As we think about Christ as the perfect leader, we can also think about how us humans are supposed to do our leading. Look at Psalm 72.
A leader is supposed to judge with righteousness, to judge the poor with justice. Keep reading.
A leader is supposed to care for the needy, the poor, and those without a helper. A leader is supposed to redeem the the weak and the needy from oppression and violence.
Consider working some more on your New Year's Resolutions.
I made the choice for daily readings this week by using ones for New Year's Day for Monday through Wednesday then shifted to readings for Epiphany. I omitted Holy Name and 1st Sunday after Christmas. Here's what the United Methodist Church offers to help us make liturgical choices during this complex week:
"Where to Begin?
December 31 and January 1 this year mark a "grand liturgical collision!" There are many possibilities for celebrating in the Christian calendar. December 31 in Methodist heritage has been a Watch Night, sometimes involving a rigorous service of covenant renewal and/or baptismal reaffirmation. For Lutherans, Episcopalians, Roman Catholics and some others in the broader Western tradition, January 1 is The Feast of the Holy Name of Jesus, commemorating his naming on the day of his circumcision (the eighth day).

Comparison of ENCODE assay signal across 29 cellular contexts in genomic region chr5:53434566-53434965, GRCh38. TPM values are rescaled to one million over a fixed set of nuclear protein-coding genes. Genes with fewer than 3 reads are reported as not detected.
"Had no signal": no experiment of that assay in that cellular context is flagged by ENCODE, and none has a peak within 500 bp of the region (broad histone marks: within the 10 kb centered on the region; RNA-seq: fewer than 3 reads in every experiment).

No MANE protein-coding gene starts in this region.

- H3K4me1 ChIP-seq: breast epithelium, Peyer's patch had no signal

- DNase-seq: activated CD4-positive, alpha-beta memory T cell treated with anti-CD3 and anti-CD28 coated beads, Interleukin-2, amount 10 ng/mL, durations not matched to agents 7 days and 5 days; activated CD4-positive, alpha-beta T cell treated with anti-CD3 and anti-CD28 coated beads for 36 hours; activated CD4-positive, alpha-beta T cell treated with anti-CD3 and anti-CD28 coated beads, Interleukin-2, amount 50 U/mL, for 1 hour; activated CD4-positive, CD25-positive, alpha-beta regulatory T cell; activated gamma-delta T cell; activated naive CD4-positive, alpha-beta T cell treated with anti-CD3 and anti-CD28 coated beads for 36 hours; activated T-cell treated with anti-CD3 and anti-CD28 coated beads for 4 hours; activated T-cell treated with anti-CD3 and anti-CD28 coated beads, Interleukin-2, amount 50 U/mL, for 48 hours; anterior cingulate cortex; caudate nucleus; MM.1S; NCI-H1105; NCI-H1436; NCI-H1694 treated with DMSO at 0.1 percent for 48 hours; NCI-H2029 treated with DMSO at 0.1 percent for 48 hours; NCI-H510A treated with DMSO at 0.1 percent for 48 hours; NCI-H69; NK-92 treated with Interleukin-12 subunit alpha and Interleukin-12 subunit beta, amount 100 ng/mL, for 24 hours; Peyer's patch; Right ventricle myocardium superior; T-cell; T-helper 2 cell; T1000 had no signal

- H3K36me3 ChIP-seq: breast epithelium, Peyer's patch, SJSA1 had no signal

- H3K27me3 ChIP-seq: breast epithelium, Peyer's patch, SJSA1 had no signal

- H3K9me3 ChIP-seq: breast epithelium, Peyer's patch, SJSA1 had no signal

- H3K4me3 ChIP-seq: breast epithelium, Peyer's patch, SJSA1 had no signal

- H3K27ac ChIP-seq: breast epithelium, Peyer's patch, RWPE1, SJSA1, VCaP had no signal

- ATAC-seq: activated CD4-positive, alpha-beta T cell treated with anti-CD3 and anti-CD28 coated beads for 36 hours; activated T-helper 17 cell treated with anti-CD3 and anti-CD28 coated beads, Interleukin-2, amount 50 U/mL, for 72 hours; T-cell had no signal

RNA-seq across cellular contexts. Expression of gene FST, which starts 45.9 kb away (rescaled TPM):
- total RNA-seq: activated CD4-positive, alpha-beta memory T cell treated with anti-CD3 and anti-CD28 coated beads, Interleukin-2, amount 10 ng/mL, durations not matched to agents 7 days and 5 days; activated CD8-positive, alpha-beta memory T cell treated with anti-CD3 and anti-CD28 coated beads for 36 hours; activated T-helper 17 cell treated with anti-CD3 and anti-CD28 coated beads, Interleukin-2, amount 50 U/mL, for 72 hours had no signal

For United Methodists, January 1 this year is celebrated as Epiphany Sunday, the Sunday nearest and prior to the Feast of the Epiphany (January 6). Next Sunday (the first Sunday after Epiphany), we celebrate the Baptism of the Lord.
Given all these choices, what should you plan to do?
First, keep in mind that major feasts and Sundays always take precedence over others. So for your principal services on Sunday morning, celebrate Epiphany. Readings and helps for Epiphany are included below.
That still leaves you multiple options for what you may do on Saturday night (December 31) or at other times on Sunday (January 1).
Dan Benedict's article on Watch Night and Covenant Services provides very helpful guidance. As Dan notes, unless you have in place a process for following up on covenant pledges (like a strong set of Covenant Discipleship groups), the Covenant Service may become more of an exercise in ≈heritage worshipç than actually accomplishing what it is designed to do. If you do have such systems in place, by all means, go for it!
This means that if your congregation is like most United Methodist congregations, you may wish to think about December 31 as a prayer vigil/watch night related either to New Year's Day or, if you have the opportunity to celebrate with local Lutheran or Anglican/Episcopal congregations, Feast of the Holy Name of Jesus.
As for reaffirming the baptismal covenant on December 31 or January 1, keep in mind that Baptism of the Lord (the following Sunday!) is a more typical time to do that. Some may appreciate the ability to do this twice in two weeks. Others may find it problematic. Work with you worship planning team to discern which approach is best for your congregation."